Watching the US film Waiting for Superman I was struck by how similar much of the education debate is in America to hear. There is the desperation of parents who can't afford school fees to have the choice of a good school for their children. It takes particular graphic form there with the lottery as you see the faces of triumph of despair when a number comes out. There is the ferocious opposition of the teaching unions to reform and their determination to prevent bad teachers being sacked. Also the positive message that failure is not inevitable.
Since the film came out school choice in the US has been on the advance in various forms – vouchers, tax credits, Charter schools, home schooling, online learning. In Milwaukee school choice has been operating for long enough for its benefits to be established. Not least as the competition forces bad schools to close and drives up the standards in the state schools.
A National School Choice Week takes place with thousands of schools participating to celebrate what is being achieved.
These reforms are also taking off in other countries:
- New Zealand. Their version of free schools, called Partnership Schools, are being set up. There is particularly strong support from Maoris who have most to gain from escaping failing schools.
- Education vouchers in Punjab, over 140,000 children at low-cost private schools – "better outcomes for less cost." Punjab also has it own free schools – "New Schools Programme, which funds non-state providers to open schools."
- In Chile education vocuchers have improved standards – especially for the poor. Between 2000 and 2010 there were nearly half a millon pupils who migrated to voucher schools – 2,000 new schools opened and 500 schools closed. Take a wild guess if the schools that closed were good or bad?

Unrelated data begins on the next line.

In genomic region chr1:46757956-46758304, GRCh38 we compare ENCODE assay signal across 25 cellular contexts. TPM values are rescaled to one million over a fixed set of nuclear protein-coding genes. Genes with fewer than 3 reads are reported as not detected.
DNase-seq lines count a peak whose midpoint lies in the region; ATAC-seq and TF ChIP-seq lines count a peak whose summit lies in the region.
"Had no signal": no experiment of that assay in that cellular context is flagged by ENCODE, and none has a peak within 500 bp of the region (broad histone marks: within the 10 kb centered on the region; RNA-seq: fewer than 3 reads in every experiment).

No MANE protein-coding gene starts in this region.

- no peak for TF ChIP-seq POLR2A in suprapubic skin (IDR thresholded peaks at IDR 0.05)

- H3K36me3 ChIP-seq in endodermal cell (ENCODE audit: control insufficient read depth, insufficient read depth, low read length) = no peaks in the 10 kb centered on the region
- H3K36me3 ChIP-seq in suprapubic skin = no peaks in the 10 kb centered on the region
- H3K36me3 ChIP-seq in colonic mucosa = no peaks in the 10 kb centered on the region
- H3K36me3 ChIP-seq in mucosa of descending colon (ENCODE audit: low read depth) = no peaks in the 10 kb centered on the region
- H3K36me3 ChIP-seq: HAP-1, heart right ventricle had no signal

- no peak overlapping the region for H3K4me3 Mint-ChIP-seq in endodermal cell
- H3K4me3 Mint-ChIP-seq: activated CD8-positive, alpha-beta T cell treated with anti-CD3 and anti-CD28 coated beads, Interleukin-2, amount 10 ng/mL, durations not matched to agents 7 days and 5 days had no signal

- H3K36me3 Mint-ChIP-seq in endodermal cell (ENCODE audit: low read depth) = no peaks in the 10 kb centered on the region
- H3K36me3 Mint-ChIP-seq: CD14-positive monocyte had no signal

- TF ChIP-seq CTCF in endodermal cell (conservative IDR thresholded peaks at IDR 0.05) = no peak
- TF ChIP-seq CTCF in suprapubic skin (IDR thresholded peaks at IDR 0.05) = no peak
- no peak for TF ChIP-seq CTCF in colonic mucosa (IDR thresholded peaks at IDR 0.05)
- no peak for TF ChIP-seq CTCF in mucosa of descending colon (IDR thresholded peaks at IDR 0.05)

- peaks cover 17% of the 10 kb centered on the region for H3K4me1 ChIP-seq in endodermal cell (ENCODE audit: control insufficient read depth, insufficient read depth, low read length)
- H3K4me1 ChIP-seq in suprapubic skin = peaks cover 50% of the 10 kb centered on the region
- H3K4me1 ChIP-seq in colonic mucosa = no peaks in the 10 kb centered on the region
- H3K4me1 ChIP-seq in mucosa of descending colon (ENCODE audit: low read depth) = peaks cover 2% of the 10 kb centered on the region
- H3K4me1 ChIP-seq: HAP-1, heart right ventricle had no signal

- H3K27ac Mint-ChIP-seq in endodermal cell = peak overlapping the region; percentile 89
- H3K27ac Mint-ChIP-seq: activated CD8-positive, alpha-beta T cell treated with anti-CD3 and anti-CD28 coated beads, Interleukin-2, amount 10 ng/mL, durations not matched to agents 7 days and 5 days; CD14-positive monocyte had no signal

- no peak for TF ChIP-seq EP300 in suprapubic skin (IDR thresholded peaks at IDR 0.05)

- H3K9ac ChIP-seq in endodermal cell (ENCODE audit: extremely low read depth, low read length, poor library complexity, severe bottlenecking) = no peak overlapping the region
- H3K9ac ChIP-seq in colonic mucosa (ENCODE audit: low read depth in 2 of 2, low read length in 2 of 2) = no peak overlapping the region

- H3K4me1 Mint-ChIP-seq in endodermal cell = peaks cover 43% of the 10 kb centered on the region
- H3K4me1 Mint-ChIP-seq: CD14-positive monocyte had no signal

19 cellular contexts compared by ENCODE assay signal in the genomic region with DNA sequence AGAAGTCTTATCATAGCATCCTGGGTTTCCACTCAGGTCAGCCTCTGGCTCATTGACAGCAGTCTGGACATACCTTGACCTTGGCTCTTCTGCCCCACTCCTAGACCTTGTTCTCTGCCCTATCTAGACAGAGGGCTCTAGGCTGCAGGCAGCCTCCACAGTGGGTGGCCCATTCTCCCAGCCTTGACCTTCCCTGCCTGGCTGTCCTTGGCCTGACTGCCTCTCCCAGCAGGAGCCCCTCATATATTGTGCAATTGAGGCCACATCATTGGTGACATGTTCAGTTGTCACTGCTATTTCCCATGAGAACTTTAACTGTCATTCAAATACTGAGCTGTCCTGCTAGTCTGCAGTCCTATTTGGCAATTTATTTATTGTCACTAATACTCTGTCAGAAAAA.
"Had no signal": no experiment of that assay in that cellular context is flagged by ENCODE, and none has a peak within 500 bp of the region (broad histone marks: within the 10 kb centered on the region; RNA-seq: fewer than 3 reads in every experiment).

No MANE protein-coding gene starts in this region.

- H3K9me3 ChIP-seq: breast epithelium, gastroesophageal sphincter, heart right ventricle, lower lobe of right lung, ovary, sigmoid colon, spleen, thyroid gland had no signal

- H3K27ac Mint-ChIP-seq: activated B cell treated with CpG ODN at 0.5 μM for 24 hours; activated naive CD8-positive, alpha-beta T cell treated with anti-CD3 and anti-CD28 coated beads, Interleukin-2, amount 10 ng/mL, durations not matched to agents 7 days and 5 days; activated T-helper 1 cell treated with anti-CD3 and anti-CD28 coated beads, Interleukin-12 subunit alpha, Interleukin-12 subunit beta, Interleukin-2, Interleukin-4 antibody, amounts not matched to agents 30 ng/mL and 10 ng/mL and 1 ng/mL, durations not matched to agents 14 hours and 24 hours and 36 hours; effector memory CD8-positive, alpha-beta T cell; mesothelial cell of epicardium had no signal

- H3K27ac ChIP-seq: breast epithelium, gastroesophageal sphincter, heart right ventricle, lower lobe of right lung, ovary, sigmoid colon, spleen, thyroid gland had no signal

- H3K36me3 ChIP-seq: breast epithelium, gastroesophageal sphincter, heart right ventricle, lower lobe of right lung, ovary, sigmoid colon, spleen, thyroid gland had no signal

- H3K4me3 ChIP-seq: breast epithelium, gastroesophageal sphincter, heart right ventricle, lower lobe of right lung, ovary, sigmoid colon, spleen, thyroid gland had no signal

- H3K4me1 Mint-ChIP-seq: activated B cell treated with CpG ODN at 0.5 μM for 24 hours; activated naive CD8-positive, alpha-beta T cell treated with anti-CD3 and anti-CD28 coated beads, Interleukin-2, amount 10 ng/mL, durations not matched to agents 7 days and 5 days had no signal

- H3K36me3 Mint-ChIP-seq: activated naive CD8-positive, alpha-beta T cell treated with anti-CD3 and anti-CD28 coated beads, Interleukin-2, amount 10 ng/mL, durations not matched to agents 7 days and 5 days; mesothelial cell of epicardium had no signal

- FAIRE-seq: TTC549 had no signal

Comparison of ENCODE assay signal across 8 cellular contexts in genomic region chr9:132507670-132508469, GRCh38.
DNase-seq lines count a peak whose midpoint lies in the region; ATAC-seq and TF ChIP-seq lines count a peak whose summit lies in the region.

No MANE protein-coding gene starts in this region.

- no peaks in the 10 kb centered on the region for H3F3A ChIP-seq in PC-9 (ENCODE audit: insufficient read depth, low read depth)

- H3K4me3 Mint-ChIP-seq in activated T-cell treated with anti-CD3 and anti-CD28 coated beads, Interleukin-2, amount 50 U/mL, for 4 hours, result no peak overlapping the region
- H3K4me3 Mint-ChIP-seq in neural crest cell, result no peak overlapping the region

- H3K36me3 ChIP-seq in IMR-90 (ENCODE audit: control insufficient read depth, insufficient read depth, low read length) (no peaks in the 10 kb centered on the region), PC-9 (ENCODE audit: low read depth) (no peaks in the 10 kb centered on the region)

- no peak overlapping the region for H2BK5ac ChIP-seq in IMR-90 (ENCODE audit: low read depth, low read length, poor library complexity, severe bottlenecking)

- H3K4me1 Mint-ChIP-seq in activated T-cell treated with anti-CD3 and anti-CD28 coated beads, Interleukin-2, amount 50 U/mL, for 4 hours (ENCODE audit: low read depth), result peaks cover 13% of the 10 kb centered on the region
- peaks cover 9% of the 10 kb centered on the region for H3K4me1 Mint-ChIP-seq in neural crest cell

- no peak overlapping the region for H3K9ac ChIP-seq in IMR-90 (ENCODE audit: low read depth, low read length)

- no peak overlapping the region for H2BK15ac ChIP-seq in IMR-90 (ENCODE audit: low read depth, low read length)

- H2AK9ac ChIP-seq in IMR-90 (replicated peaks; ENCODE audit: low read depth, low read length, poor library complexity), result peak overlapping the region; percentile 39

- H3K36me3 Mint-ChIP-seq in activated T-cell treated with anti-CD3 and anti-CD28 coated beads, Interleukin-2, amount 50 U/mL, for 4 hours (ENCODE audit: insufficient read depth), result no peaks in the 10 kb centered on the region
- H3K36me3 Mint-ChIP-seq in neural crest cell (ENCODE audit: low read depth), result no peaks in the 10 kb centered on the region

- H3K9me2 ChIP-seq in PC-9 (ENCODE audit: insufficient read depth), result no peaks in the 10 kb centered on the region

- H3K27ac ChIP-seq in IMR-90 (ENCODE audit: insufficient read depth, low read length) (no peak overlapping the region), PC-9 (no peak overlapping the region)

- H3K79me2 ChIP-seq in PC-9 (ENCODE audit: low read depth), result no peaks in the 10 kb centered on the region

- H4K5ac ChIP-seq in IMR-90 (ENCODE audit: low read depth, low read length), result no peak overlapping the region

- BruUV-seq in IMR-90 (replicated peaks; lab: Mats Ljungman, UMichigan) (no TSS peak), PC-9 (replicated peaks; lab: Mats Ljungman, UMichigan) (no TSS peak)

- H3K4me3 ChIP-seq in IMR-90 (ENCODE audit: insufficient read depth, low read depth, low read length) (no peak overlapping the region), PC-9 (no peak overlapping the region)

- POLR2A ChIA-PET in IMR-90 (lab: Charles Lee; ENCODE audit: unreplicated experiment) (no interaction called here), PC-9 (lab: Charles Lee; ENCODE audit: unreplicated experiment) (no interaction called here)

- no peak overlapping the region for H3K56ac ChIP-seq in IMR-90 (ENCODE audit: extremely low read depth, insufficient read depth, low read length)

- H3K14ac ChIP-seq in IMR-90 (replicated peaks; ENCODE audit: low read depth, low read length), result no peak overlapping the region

There are plenty of other examples of school choice being successfully applied – notably in Canada and Sweden. Most of this predates the reforms of our own Education Secretary Michael Gove. However I do think that Mr Gove's efforts will be of interest to other countries.
Will we one day speak of Goveism in respect of school reform. The success of Thatcherism was brought home to me in I think 1993 when I went along to an international privatisation conference in Westminster. There were ministers from eastern and central Europe, Africa, Latin America. All very keen.
Will we one day have education ministers from around the world turning up in London to find out about school choice?
I'm sure Mr Gove would point out that the thinking preceded him. But then Lady Thatcher said the same about Thatcherism. Speaking to Scottish Conservatives she said:
I'm sometimes told that the Scots don't like Thatcherism. Well, I find that hard to believe—because the Scots invented Thatcherism, long before I was thought of.
It is more than two hundred years since Adam Smith, David Hume, Adam Fergusson and others first set out their ideas of a world in which wealth would be generated and spread ever more widely.
They saw that it's not Government which creates wealth—it's people. That People do best when they pursue their own vision. And that a wise Government will harness the efforts of individuals to improve the well-being of the whole community.
So they proposed to restrain Government and to liberate men and women.[fo 3]
Mr. President, those are the ideals I hold most dear. And they had their origins in the Scottish Enlightenment.
School choice was part of Thatcherism unfinished business – it is a Scot who completing the task.